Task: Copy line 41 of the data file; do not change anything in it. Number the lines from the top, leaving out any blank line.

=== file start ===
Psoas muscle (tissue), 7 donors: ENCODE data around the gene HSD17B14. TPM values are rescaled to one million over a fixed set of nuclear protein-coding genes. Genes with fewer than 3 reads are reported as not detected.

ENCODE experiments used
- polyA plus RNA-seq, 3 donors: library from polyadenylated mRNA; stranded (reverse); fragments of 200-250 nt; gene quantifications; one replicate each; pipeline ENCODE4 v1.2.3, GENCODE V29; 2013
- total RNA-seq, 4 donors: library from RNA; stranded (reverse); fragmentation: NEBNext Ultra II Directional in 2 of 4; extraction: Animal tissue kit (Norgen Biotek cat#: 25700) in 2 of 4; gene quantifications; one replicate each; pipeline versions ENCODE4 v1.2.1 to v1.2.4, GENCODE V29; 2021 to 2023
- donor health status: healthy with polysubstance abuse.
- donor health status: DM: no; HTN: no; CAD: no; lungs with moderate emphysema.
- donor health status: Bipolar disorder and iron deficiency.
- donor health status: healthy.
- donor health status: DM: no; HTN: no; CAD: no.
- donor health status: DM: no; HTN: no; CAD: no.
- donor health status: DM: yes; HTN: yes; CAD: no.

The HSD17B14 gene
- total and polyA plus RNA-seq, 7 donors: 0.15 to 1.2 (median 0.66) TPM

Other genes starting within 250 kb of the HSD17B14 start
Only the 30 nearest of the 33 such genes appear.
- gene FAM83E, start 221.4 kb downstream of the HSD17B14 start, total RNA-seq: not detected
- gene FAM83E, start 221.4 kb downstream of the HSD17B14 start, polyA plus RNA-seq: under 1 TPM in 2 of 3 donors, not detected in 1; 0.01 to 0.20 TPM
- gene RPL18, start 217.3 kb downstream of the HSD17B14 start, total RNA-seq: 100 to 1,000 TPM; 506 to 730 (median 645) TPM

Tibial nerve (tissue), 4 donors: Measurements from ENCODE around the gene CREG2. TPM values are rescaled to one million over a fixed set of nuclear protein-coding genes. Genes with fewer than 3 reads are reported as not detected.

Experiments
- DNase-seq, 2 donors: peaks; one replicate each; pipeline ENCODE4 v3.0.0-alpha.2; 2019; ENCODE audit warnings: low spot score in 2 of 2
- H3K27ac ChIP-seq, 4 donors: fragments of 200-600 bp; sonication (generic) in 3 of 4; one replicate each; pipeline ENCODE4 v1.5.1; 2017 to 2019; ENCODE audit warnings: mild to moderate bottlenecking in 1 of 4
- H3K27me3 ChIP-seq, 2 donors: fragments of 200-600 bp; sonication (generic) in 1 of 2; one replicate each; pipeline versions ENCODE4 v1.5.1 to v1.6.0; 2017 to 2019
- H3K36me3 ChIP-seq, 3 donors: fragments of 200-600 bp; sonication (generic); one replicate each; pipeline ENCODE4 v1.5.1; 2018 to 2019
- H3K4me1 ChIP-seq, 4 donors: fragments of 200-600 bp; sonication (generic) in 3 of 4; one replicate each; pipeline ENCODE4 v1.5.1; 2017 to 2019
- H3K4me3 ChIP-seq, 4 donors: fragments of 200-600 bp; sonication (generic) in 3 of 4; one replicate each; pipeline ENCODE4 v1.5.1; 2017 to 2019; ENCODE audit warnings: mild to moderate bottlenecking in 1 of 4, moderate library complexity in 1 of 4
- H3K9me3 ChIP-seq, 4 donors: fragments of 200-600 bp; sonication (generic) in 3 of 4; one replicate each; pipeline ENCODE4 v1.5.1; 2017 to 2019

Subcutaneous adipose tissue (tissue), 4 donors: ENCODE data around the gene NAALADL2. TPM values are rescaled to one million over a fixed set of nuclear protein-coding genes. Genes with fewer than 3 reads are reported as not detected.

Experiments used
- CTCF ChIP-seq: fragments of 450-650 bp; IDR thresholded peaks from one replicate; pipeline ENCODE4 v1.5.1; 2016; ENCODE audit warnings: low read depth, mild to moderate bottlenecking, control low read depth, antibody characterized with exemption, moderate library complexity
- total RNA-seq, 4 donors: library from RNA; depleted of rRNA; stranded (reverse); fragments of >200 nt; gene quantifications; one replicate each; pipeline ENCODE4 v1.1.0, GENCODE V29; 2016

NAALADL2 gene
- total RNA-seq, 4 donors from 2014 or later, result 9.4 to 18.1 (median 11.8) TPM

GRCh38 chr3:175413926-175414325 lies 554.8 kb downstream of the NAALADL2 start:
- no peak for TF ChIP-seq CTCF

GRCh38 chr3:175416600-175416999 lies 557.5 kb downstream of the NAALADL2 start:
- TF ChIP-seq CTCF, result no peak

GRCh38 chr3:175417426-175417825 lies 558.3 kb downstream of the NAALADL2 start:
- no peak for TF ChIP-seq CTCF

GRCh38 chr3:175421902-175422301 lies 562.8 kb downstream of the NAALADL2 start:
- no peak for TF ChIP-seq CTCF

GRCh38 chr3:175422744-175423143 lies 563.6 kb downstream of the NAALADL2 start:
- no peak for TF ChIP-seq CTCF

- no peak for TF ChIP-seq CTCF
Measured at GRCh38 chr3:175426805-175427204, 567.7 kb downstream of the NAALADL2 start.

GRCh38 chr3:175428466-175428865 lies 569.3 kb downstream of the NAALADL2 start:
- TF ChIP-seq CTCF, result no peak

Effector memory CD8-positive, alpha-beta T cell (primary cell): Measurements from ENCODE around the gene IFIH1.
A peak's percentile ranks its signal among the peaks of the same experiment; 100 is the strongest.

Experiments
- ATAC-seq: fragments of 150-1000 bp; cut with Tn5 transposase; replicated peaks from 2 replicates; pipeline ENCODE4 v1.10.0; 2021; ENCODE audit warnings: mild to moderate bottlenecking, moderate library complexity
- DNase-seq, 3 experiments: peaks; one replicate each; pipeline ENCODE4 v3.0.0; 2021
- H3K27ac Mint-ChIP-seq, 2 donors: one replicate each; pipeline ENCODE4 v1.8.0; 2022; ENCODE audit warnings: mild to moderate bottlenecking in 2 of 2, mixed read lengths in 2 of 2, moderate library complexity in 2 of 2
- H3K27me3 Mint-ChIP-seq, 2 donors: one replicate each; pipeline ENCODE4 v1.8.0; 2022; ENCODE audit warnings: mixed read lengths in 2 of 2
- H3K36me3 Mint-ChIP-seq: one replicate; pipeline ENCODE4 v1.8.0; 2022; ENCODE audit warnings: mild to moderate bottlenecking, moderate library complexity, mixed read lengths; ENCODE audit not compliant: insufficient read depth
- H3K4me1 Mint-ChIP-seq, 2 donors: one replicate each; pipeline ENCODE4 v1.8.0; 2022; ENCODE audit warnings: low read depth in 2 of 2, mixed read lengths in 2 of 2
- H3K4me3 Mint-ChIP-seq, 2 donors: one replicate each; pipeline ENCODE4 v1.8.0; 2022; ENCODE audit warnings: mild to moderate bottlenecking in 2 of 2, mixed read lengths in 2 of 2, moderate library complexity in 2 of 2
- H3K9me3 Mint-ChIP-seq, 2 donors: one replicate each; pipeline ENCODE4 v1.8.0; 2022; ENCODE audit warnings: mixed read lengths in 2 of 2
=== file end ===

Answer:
- no peak for TF ChIP-seq CTCF